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Shipping Lane Changes Aim to Protect Whales off California Coast
January 7, 2013

Busy shipping lanes off the California coast, including routes that cross three national marine sanctuaries, will be adjusted to protect endangered whales from ship strikes. In November 2012, the International Maritime Organization (IMO), which governs shipping worldwide, announced it had adopted three proposals to improve navigational safety and to reduce ship strikes on the approach to San Francisco Bay, the Santa Barbara Channel and the ports of Los Angeles and Long Beach. Vessels in these areas also travel through three national marine sanctuaries, administered by the National Oceanic and Atmospheric Administration (NOAA), where blue, humpback and fin whales feed and congregate.

The sanctuaries are the Cordell Bank, Gulf of the Farallones and Channel Islands national marine sanctuaries.

“This is a win-win situation, backed by NOAA research, that allows for enhanced protection of endangered whales and natural resources while at the same time increasing maritime safety,” said William J. Douros, West Coast regional director of NOAA’s Office of National Marine Sanctuaries. “We are pleased with the shipping industry and the IMO’s decision to support the proposed amendments.”

Rear Admiral Karl Schultz, 11th District Coast Guard commander, the modifications to traffic lanes “balance the safe and efficient flow of commerce within and between our nation’s ports, with NOAA’s goal of reducing whale strikes from vessels.”

Slow-moving whales are highly vulnerable to ship strikes because many of their feeding and migration areas overlap with shipping lanes. In 2007, four whales (all blue whales) were killed by confirmed or likely ship strikes in and around the Santa Barbara Channel, NOAA said. In 2010, five whales (two blue, one humpback, and two fin whales) were killed by confirmed or likely ship strikes in the San Francisco area and elsewhere along the north-central California coast.

Extending the three lanes in the approach to San Francisco Bay is expected to reduce interactions between ships and whales within Cordell Bank and Gulf of the Farallones national marine sanctuaries, NOAA said. According to the IMO decision, the lane extensions will improve maritime safety in the area by keeping vessels on a dedicated route through prime fishing grounds, which will reduce interaction between fishing vessels and commercial ships.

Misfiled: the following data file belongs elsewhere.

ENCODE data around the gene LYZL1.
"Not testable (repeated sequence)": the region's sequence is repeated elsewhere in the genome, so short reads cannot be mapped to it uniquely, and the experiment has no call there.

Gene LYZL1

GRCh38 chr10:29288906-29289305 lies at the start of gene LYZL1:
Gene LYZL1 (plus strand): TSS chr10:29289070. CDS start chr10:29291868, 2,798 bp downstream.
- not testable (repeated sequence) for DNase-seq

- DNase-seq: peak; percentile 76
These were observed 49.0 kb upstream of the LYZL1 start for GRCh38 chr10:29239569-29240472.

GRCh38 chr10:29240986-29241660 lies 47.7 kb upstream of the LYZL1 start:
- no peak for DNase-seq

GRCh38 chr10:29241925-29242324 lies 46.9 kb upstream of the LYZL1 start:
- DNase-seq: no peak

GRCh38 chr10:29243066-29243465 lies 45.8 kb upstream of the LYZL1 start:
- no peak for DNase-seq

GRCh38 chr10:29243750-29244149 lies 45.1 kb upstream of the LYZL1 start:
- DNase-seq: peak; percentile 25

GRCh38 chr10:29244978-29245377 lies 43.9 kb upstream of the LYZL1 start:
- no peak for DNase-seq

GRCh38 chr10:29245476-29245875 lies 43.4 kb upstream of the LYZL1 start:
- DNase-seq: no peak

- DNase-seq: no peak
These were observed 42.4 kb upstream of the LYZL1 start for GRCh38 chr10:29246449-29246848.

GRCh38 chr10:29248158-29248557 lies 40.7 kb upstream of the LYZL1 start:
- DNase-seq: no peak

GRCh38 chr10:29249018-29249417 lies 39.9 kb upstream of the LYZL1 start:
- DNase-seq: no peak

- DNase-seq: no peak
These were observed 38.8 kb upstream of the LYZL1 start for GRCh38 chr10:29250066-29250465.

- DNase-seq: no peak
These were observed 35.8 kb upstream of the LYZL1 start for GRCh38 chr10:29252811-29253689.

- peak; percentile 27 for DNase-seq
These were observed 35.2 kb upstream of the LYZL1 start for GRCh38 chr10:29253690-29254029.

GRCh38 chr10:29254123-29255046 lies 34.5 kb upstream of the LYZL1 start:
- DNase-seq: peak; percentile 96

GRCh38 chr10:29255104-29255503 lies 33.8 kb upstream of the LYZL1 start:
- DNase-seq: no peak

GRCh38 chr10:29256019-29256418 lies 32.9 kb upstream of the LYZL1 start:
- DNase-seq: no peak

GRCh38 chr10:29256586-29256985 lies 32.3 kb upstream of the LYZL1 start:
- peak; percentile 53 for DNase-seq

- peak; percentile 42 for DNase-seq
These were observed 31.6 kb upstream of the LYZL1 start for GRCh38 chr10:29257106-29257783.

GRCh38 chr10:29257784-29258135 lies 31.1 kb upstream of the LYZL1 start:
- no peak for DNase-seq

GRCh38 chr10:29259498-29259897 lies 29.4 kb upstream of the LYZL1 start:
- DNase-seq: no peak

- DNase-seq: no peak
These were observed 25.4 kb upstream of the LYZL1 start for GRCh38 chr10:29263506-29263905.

The proposed vessel lane changes in the Santa Barbara Channel and Channel Islands National Marine Sanctuary narrow the overall width of the existing lanes and shift the southbound lane one nautical mile north. This change will move vessels away from an area used by feeding blue and humpback whales, NOAA said.

The vessel lane changes are anticipated to take effect in 2013. Blue, humpback and fin whales are protected by the Endangered Species Act, Marine Mammal Protection Act and National Marine Sanctuaries Act.

In 2007, NOAA’s Office of National Marine Sanctuaries worked to shift shipping lanes in Stellwagen Bank National Marine Sanctuary, off the coast of Massachusetts. This modification now protects endangered whales in the sanctuary and has reduced the risk of ships striking whales by 81 percent.

Wildlife conservation has a long history in the United States, and the United States also is at the forefront of international efforts to protect wildlife. The federal Endangered Species Act is the main legal foundation for these activities.

The Endangered Species Act of 1973 broadened the federal protections for endangered animals and plants and extended aid to state governments for wildlife protection. The act seeks to conserve the ecosystems on which endangered species and threatened species depend, establish a program to conserve endangered and threatened species and carry out international conventions intended to protect endangered species.

In addition, the U.S. Fish and Wildlife Service’s Wildlife Without Borders Program created the Critically Endangered Animals Conservation Fund to provide funding for projects that work to protect critically endangered species in Africa, Asia, South America, and Oceania.